for the Scottish Parliament
|Party||Scottish National Party|
|Council area||South Lanarkshire|
Rutherglen is a constituency of the Scottish Parliament (Holyrood) covering part of the council area of South Lanarkshire. It elects one Member of the Scottish Parliament (MSP) by the plurality (first past the post) method of election. Also, it is one of nine constituencies in the Glasgow electoral region, which elects seven additional members, in addition to the nine constituency MSPs, to produce a form of proportional representation for the region as a whole.
Originally called Glasgow Rutherglen, the boundaries were redrawn and the new constituency renamed simply Rutherglen for the 2011 Scottish Parliament election. The seat has been held by Clare Haughey of the Scottish National Party since the 2016 Scottish Parliament election.
The other eight constituencies of the Glasgow region are Glasgow Anniesland, Glasgow Cathcart, Glasgow Kelvin, Glasgow Maryhill and Springburn, Glasgow Pollok, Glasgow Provan, Glasgow Shettleston and Glasgow Southside.
The region covers the Glasgow City council area and a north-western portion of the South Lanarkshire council area.
The redrawn seat of Rutherglen consists of the following electoral wards:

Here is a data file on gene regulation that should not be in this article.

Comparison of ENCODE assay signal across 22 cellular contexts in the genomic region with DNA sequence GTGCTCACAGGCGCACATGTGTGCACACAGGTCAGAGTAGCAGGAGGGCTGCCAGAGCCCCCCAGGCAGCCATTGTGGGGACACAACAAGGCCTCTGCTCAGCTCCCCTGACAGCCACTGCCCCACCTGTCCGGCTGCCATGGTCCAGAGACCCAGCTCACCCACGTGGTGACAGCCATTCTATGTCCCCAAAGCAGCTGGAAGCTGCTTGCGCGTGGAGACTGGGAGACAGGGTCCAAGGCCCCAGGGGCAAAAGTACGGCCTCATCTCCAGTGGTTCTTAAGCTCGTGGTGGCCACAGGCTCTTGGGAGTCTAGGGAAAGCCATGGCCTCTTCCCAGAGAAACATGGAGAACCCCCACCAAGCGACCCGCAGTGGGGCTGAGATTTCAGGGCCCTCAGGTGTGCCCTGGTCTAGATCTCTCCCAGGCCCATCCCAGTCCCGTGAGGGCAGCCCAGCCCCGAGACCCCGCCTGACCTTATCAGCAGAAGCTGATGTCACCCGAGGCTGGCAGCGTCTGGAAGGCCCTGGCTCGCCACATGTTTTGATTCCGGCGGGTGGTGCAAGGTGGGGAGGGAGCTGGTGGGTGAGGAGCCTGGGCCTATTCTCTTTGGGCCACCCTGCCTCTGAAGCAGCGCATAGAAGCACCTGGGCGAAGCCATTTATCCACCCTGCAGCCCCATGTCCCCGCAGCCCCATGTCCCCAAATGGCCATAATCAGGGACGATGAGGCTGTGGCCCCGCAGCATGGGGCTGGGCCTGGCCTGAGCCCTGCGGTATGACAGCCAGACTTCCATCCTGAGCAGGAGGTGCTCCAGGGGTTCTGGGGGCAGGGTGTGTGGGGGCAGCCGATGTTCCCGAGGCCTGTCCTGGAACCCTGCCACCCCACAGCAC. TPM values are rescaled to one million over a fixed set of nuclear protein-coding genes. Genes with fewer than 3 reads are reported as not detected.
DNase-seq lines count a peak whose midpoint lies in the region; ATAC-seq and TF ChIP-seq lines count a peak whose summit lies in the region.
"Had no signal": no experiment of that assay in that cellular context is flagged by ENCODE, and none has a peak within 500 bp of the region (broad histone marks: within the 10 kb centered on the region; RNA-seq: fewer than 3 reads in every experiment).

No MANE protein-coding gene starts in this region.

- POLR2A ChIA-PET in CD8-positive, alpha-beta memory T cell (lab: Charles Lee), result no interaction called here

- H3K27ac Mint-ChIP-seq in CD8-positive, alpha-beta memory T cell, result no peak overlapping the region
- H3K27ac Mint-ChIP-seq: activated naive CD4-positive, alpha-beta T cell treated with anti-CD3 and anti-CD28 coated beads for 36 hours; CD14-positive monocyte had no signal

BBC profile for 2016 election:
Rutherglen was once a burgh - the oldest in Scotland - until local government reorganisation in 1975, and lies to the south east of Glasgow city centre. The name Rutherglen is said to come from Gaelic for "reddish glen" after the red clay found here.
At its northern border it blends into Glasgow's suburbs, though the town has always striven to maintain a distinct identity from Glasgow, which it predates by 500 years. The seat includes not only Rutherglen itself but also the town of Cambuslang, Burnside and the housing scheme at Fernhill, as well as Blantyre, all of which lie within the local government control of South Lanarkshire. Steel and pottery have been major industries in the past, but both have been in decline.
Janis Hughes won the seat for the Labour Party in the 1999 and 2003 elections. James Kelly then held the seat in 2007 and 2011.
|Labour Co-op||James Kelly[b][c]||15,083||37.6||2.8||11,005||27.4||1.0|
|Liberal Democrats||Sheila Thomson||1,112||2.8||4.9||1,011||2.5||1.6|
|All for Unity||356||0.9||New|
|Independent Green Voice||273||0.7||New|
|Abolish the Scottish Parliament||95||0.2||New|
|Labour Co-op||James Kelly[a][b]||11,479||34.8||11.3||9,372||28.4||10.0|
|Liberal Democrats||Robert Brown||2,533||7.7||3.3||1,351||4.1||1.1|
|A Better Britain – Unionist Party||336||1.0||New|
|SNP gain from Labour Co-op||Swing||9.0|
|Labour Co-op||James Kelly[a][b]||12,489||46.1||N/A||10,411||38.4||N/A|
|Liberal Democrats||Lisa Strachan||1,174||4.4||N/A||815||3.0||N/A|
|All-Scotland Pensioners Party||513||1.9||N/A|
|Scottish Homeland Party||30||0.1||N/A|
|Labour Co-op win (new seat)|